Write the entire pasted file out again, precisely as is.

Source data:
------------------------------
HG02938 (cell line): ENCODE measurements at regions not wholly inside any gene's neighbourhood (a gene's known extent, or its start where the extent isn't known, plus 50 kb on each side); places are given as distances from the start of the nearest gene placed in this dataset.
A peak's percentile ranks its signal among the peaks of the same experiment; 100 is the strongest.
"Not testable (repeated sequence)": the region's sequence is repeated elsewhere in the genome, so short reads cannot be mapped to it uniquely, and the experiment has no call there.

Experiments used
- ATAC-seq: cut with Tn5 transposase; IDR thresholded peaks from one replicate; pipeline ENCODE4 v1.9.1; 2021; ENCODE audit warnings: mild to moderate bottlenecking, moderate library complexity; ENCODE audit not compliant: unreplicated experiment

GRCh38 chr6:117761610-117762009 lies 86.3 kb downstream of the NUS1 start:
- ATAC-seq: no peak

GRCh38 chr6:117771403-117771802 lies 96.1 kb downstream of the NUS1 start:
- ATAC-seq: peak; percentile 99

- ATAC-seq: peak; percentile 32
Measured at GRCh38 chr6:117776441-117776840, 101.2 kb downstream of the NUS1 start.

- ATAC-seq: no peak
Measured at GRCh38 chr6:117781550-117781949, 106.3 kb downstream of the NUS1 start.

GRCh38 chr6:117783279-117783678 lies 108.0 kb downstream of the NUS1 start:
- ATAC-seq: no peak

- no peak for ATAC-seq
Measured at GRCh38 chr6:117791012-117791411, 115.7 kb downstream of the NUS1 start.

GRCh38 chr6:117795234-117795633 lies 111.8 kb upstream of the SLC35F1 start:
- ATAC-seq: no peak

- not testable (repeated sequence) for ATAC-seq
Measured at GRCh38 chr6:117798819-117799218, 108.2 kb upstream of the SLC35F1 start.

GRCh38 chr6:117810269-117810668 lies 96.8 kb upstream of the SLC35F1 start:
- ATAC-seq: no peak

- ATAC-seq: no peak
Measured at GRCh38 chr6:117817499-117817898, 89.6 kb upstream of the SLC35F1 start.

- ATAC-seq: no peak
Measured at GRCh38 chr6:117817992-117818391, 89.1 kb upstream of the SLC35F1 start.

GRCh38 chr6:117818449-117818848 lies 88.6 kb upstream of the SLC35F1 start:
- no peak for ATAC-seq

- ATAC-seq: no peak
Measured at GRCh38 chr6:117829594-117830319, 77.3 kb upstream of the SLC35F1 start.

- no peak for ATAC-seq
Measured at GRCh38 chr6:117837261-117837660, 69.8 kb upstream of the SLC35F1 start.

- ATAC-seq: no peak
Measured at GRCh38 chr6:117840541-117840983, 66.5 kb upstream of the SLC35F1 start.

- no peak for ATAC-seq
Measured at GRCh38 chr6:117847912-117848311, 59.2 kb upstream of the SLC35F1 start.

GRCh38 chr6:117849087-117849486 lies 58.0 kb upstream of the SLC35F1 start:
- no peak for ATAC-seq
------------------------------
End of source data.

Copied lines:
HG02938 (cell line): ENCODE measurements at regions not wholly inside any gene's neighbourhood (a gene's known extent, or its start where the extent isn't known, plus 50 kb on each side); places are given as distances from the start of the nearest gene placed in this dataset.
A peak's percentile ranks its signal among the peaks of the same experiment; 100 is the strongest.
"Not testable (repeated sequence)": the region's sequence is repeated elsewhere in the genome, so short reads cannot be mapped to it uniquely, and the experiment has no call there.

Experiments used
- ATAC-seq: cut with Tn5 transposase; IDR thresholded peaks from one replicate; pipeline ENCODE4 v1.9.1; 2021; ENCODE audit warnings: mild to moderate bottlenecking, moderate library complexity; ENCODE audit not compliant: unreplicated experiment

GRCh38 chr6:117761610-117762009 lies 86.3 kb downstream of the NUS1 start:
- ATAC-seq: no peak

GRCh38 chr6:117771403-117771802 lies 96.1 kb downstream of the NUS1 start:
- ATAC-seq: peak; percentile 99

- ATAC-seq: peak; percentile 32
Measured at GRCh38 chr6:117776441-117776840, 101.2 kb downstream of the NUS1 start.

- ATAC-seq: no peak
Measured at GRCh38 chr6:117781550-117781949, 106.3 kb downstream of the NUS1 start.

GRCh38 chr6:117783279-117783678 lies 108.0 kb downstream of the NUS1 start:
- ATAC-seq: no peak

- no peak for ATAC-seq
Measured at GRCh38 chr6:117791012-117791411, 115.7 kb downstream of the NUS1 start.

GRCh38 chr6:117795234-117795633 lies 111.8 kb upstream of the SLC35F1 start:
- ATAC-seq: no peak

- not testable (repeated sequence) for ATAC-seq
Measured at GRCh38 chr6:117798819-117799218, 108.2 kb upstream of the SLC35F1 start.

GRCh38 chr6:117810269-117810668 lies 96.8 kb upstream of the SLC35F1 start:
- ATAC-seq: no peak

- ATAC-seq: no peak
Measured at GRCh38 chr6:117817499-117817898, 89.6 kb upstream of the SLC35F1 start.

- ATAC-seq: no peak
Measured at GRCh38 chr6:117817992-117818391, 89.1 kb upstream of the SLC35F1 start.

GRCh38 chr6:117818449-117818848 lies 88.6 kb upstream of the SLC35F1 start:
- no peak for ATAC-seq

- ATAC-seq: no peak
Measured at GRCh38 chr6:117829594-117830319, 77.3 kb upstream of the SLC35F1 start.

- no peak for ATAC-seq
Measured at GRCh38 chr6:117837261-117837660, 69.8 kb upstream of the SLC35F1 start.

- ATAC-seq: no peak
Measured at GRCh38 chr6:117840541-117840983, 66.5 kb upstream of the SLC35F1 start.

- no peak for ATAC-seq
Measured at GRCh38 chr6:117847912-117848311, 59.2 kb upstream of the SLC35F1 start.

GRCh38 chr6:117849087-117849486 lies 58.0 kb upstream of the SLC35F1 start:
- no peak for ATAC-seq